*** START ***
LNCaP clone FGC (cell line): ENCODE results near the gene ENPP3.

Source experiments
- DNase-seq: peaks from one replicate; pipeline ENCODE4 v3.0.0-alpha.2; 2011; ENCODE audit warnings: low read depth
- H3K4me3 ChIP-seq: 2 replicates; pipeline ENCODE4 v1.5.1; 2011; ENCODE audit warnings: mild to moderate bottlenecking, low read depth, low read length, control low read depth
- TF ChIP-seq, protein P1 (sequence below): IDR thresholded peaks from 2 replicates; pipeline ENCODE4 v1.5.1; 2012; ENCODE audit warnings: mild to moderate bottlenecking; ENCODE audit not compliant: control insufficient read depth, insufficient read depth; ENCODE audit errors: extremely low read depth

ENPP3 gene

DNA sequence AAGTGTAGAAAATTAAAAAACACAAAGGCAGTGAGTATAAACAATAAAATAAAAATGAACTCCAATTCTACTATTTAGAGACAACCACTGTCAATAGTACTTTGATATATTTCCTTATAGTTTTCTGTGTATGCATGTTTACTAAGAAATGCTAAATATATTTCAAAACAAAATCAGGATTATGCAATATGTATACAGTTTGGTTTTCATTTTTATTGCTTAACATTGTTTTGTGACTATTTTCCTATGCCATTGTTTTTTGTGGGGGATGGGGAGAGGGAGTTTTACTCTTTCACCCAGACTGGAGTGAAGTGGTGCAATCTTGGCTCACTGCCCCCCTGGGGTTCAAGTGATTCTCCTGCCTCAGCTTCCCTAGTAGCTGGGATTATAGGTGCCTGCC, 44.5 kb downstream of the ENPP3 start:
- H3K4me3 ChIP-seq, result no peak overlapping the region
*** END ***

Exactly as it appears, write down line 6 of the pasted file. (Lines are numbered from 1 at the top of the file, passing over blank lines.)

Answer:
ENPP3 gene